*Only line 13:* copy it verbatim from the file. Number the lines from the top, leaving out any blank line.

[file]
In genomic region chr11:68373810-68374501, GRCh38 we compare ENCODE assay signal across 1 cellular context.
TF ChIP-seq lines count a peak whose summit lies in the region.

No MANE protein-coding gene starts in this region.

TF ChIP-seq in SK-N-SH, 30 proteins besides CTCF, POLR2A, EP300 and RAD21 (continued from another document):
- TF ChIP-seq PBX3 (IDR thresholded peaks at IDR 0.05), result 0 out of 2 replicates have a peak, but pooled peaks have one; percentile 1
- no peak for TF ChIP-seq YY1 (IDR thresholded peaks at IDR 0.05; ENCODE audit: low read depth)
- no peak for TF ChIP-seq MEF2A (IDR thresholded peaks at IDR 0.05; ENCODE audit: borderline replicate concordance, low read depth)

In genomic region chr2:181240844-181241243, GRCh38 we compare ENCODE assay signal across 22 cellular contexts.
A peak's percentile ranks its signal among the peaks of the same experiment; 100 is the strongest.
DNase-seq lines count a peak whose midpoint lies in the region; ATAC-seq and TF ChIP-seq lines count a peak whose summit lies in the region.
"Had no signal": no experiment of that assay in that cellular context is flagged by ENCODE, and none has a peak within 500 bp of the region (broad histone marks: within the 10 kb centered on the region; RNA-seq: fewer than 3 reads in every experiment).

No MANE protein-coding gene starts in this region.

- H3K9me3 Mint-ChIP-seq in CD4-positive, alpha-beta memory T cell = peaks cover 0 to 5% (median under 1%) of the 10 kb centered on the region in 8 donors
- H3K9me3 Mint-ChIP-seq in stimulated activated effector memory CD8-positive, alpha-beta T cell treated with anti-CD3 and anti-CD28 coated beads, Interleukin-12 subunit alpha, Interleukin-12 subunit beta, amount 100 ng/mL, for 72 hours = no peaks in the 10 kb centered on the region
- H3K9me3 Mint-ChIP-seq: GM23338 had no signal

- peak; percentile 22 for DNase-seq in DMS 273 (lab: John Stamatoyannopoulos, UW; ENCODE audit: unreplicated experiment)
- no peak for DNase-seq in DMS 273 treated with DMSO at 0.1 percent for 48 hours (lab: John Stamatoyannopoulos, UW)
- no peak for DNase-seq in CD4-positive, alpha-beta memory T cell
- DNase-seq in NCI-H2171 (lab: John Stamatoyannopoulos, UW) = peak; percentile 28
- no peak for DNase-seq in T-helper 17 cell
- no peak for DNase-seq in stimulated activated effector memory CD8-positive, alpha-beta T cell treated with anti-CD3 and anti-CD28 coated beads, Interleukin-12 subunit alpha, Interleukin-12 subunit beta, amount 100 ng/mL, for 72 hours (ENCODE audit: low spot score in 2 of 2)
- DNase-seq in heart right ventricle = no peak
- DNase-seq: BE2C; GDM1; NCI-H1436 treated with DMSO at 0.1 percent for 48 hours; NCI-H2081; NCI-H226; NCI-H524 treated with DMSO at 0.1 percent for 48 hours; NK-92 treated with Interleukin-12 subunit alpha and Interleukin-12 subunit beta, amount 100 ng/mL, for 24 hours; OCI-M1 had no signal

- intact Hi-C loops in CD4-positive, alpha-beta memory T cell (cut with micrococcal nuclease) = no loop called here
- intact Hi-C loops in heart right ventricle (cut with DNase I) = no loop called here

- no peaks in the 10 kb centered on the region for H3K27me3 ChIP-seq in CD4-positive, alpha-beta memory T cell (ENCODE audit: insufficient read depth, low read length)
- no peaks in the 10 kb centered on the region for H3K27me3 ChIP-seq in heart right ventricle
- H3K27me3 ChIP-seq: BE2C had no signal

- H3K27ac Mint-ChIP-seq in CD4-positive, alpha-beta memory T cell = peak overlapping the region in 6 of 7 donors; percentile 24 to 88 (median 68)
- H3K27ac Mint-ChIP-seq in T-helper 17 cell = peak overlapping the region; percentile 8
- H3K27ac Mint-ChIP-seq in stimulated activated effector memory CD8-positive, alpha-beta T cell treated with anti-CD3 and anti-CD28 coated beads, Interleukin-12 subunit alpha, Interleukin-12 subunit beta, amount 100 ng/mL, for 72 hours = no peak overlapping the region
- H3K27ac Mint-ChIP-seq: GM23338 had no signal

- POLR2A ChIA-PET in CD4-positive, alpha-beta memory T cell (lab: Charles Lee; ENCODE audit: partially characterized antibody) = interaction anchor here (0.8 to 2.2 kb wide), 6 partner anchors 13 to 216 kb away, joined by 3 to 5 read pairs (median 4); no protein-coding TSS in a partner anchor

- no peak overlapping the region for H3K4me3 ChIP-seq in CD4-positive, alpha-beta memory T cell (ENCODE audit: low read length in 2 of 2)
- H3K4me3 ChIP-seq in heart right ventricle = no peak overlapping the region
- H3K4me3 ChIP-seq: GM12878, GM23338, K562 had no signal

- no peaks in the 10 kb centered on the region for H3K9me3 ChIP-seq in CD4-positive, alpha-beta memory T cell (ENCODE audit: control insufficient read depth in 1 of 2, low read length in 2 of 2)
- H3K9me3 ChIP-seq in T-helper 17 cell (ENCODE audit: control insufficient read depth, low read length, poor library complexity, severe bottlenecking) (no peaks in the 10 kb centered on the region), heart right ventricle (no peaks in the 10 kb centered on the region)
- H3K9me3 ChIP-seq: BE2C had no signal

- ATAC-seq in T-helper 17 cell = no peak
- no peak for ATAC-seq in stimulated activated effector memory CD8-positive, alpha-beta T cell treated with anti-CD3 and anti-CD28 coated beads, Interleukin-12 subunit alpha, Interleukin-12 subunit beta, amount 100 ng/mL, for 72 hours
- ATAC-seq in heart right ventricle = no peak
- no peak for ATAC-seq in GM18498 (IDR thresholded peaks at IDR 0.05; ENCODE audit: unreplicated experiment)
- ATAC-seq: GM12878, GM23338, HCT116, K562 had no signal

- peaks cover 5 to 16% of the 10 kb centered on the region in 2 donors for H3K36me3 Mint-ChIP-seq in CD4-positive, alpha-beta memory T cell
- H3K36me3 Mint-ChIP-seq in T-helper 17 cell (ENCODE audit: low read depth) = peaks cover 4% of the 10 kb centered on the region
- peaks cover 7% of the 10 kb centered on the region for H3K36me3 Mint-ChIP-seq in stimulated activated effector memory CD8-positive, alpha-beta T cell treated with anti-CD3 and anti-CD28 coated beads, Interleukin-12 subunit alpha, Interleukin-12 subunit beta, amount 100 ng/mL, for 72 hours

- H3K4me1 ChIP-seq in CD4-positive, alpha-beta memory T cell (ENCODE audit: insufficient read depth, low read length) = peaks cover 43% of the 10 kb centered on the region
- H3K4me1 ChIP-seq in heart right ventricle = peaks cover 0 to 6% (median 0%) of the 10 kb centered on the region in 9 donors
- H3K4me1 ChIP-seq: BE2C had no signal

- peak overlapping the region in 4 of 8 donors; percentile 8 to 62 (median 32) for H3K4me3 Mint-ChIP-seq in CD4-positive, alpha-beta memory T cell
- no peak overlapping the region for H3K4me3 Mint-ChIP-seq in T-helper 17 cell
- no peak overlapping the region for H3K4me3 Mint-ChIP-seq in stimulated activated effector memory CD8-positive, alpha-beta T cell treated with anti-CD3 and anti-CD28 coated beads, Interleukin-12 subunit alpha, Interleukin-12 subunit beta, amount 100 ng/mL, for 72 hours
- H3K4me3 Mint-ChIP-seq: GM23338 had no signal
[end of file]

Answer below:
- H3K9me3 Mint-ChIP-seq in CD4-positive, alpha-beta memory T cell = peaks cover 0 to 5% (median under 1%) of the 10 kb centered on the region in 8 donors